Markus Stocker bio photo

Markus Stocker

Between information technology and environmental science with a flair for economics, the clarinet, and the world of soups and salads.

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Likely you have heard of the chicken or the egg causality dilemma, ”which came first, the chicken or the egg?” I think, Samuel Butler’s statement about *egg & hen is more intriguing: “A hen is only an egg’s way of making another egg.”

In The Botany of Desire (2002), Michael Pollan writes about apples, tulips, cannabis and potatoes to tell a similar story, a story of stories I honestly love. The story of apples that captured our attention with their sweetness to spread their seeds across Earth; the story of the beauty of tulips for which the Dutch fell mad seeding the success story of the flower’s worldwide demand; the story of cannabis and how its ability to synthesize a compound and our ancient desire for altered consciousness lead us to be attentive listeners to the particular needs of a weed; the story of the nourishing potato that knew how to satisfy our constant need for control, of which the need of feeding ourselves is a remarkable instance.

So, is the hen an egg’s way to create another egg?  From the apple, tulip, cannabis, potato viewpoint, are we their way to spread their genes, diversify and evolve? You may argue, no way, eggs, apples and tulips have no consciousness. Indeed, they probably didn’t meticulously plan it, having us under control, but then it is hard to ignore the success stories they had through us – which we didn’t probably plan either. I love the story because it makes it difficult to draw a hard line between nature and us, it makes me wonder whether stating that nature has no intrinsic value extends to our intrinsic value, too. For being without consciousness – which is, I believe, what we assume – it is breathtaking how some instances of nature found solutions to problems that are sometimes far more elegant than the absurdity we design. Simplicity. What if nurturing the art of the apple, the tulip, the cannabis and potato would actually make problems look to us way more simple?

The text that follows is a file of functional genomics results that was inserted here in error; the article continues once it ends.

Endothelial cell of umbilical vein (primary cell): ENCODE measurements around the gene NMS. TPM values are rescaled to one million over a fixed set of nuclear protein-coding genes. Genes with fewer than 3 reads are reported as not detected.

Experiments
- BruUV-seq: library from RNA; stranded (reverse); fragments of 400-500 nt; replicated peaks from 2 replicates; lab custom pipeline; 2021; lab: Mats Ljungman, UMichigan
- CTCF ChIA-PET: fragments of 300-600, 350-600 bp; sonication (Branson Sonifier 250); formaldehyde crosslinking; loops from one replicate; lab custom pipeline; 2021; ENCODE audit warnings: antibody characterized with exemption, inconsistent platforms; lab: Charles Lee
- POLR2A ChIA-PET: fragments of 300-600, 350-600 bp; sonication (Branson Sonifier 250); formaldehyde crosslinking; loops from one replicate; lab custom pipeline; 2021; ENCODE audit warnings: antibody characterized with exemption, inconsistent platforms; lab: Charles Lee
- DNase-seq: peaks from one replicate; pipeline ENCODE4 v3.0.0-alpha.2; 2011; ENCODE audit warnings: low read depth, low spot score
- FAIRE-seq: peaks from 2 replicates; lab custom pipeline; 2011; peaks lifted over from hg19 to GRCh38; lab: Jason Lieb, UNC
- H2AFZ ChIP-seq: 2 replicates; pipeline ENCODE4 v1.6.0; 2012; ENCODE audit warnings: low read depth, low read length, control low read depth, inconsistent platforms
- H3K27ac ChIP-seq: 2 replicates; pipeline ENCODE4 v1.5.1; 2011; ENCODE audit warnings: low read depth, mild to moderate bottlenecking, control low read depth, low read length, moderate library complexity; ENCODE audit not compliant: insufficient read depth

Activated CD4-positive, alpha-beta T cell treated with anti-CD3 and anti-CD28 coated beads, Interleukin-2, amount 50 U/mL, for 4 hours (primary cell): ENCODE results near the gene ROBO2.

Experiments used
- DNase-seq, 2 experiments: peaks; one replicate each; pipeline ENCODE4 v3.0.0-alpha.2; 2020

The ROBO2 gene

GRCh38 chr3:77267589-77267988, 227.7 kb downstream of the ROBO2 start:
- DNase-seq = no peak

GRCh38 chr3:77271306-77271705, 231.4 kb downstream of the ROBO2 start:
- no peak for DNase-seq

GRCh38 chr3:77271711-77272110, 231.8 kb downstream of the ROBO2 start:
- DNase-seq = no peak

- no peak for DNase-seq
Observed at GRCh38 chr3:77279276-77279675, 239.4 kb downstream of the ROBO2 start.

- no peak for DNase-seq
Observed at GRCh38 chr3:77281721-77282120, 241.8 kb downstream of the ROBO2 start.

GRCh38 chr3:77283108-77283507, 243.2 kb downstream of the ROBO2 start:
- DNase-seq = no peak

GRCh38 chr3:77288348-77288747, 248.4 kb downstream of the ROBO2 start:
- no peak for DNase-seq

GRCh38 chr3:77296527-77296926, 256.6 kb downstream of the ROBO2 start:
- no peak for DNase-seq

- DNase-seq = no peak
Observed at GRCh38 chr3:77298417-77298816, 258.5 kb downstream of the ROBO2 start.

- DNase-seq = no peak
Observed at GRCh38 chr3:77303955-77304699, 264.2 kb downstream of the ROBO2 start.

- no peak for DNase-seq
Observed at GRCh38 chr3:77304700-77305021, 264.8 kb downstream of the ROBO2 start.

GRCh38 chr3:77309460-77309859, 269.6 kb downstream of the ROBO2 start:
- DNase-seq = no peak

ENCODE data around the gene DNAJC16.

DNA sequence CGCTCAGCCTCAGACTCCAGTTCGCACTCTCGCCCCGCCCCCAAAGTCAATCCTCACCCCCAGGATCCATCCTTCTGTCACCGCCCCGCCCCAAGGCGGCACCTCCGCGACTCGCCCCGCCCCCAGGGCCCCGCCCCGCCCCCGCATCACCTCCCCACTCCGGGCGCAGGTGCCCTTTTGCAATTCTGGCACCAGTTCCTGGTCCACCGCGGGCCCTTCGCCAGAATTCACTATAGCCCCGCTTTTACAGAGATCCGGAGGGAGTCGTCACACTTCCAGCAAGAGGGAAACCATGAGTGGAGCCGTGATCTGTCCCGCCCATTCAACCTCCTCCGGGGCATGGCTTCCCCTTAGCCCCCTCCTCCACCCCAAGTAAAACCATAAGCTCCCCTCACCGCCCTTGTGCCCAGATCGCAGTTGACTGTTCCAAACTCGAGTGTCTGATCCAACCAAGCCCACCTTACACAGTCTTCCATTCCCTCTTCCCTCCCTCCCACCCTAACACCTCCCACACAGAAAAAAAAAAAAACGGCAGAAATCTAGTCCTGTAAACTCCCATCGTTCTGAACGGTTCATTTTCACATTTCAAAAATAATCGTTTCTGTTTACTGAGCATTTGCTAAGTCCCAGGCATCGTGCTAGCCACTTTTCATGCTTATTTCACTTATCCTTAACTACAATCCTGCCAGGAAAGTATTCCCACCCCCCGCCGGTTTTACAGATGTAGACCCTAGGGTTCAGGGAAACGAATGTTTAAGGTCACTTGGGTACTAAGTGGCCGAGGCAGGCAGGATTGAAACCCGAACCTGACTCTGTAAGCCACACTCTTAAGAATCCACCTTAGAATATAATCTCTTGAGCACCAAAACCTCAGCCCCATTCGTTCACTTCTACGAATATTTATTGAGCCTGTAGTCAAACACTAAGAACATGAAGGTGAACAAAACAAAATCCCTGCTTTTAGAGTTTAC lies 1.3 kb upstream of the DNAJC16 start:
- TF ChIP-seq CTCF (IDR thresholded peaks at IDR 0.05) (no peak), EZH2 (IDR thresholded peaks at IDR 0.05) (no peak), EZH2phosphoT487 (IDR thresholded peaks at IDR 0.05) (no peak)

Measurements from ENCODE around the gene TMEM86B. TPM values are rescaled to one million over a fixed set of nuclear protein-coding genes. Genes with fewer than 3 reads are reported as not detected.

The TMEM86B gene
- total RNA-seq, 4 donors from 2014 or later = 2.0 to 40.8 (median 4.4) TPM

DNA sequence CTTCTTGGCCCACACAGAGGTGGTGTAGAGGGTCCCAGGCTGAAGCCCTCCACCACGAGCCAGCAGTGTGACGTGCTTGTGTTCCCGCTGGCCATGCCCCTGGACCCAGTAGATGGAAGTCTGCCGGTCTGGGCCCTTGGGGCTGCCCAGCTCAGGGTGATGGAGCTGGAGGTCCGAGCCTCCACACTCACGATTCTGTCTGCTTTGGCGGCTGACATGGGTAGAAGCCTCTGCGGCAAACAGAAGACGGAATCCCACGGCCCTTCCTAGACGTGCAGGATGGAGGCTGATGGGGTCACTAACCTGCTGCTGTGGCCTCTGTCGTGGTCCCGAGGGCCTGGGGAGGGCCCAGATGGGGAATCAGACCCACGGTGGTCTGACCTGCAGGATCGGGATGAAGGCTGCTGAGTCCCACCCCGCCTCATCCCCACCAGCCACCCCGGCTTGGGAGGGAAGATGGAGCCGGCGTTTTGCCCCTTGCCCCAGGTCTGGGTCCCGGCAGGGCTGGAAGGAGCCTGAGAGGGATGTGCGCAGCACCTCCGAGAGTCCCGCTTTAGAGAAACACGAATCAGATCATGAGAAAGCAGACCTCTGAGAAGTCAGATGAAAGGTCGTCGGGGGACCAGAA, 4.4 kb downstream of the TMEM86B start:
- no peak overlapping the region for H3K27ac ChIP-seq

I started this post because I want to quote Michael for a statement that I think I love even more,

Forgetting well is almost as important as remembering well.

Sure, in our daily life we need to remember a lot of things but for a balanced life we, perhaps, need to forget even more things. Indeed, you better forget things unworthy to remember because if you don’t, or can’t, they are likely to turn into trauma.

Forgive or forget, but don’t forget to forgive.